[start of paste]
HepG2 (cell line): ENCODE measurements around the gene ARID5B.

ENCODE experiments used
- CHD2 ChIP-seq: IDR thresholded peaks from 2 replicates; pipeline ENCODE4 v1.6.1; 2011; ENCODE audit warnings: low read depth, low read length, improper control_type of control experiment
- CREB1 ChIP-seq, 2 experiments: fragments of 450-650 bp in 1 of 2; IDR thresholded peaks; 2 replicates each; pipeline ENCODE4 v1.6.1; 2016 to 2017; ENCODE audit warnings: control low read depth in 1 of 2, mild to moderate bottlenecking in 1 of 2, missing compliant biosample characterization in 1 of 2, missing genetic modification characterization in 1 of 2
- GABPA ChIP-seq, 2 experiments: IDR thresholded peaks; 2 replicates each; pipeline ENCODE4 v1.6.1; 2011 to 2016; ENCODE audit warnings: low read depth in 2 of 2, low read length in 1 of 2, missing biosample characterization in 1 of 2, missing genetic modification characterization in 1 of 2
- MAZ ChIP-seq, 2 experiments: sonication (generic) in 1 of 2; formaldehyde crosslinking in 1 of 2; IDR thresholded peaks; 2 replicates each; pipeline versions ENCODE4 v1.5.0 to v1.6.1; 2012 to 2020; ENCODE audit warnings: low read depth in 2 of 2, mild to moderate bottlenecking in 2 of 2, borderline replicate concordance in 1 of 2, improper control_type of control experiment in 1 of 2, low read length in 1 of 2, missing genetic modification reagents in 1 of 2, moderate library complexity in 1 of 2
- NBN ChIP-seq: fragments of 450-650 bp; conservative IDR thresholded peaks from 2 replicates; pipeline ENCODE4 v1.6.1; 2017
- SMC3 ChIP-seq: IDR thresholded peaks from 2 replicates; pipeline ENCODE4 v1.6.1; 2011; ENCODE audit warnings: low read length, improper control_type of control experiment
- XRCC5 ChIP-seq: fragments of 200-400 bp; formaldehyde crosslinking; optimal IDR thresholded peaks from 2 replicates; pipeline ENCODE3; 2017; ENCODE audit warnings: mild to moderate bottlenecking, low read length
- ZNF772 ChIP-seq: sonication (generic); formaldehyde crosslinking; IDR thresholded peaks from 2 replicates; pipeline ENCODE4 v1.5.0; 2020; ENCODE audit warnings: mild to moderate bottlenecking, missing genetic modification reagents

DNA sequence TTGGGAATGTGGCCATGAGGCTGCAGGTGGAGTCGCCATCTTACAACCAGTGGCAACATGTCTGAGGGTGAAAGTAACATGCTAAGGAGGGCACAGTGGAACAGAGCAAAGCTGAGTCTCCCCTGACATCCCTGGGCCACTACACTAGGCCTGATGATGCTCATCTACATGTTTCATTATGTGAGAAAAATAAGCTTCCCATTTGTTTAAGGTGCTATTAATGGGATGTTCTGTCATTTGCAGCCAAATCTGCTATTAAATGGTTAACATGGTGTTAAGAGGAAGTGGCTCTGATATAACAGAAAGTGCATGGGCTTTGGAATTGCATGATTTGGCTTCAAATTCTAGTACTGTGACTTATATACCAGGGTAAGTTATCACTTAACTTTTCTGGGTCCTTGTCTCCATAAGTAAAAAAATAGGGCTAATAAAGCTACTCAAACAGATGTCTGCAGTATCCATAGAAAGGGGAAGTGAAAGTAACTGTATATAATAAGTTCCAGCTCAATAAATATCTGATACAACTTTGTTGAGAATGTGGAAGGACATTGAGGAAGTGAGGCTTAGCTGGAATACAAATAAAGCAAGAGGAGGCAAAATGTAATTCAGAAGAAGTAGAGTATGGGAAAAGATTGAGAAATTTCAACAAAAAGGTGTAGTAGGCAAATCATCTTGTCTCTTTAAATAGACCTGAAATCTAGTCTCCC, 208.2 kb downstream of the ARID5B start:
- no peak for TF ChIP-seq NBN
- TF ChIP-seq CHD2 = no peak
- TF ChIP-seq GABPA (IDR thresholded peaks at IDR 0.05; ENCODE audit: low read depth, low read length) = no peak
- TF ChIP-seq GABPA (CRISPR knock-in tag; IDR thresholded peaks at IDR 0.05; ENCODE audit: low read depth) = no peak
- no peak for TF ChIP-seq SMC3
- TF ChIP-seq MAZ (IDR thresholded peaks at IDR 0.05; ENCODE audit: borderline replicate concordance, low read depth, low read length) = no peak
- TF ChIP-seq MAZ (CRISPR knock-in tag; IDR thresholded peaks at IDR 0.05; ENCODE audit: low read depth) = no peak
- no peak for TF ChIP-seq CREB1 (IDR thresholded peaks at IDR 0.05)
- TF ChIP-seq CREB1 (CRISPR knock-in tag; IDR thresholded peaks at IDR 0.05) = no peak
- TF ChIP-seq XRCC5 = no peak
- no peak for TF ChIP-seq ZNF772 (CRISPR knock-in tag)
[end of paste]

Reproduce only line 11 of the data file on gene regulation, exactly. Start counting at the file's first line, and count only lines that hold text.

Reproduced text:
DNA sequence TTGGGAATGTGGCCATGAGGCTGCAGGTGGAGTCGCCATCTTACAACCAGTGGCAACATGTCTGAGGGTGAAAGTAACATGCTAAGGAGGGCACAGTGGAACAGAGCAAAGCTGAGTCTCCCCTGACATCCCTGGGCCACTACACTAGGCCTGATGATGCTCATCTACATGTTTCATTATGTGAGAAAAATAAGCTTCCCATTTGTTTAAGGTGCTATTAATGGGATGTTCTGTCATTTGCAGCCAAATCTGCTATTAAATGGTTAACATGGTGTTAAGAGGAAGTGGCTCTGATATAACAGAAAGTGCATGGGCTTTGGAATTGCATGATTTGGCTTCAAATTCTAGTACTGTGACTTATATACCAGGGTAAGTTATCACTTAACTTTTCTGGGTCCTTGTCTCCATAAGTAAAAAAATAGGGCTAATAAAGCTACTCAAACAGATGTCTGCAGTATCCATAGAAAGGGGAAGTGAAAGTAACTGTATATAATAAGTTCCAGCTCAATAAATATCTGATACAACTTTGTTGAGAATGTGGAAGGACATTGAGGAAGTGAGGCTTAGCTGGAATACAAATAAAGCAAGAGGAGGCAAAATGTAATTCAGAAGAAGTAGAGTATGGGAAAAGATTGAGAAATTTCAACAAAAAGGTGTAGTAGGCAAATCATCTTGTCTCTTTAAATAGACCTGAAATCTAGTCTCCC, 208.2 kb downstream of the ARID5B start: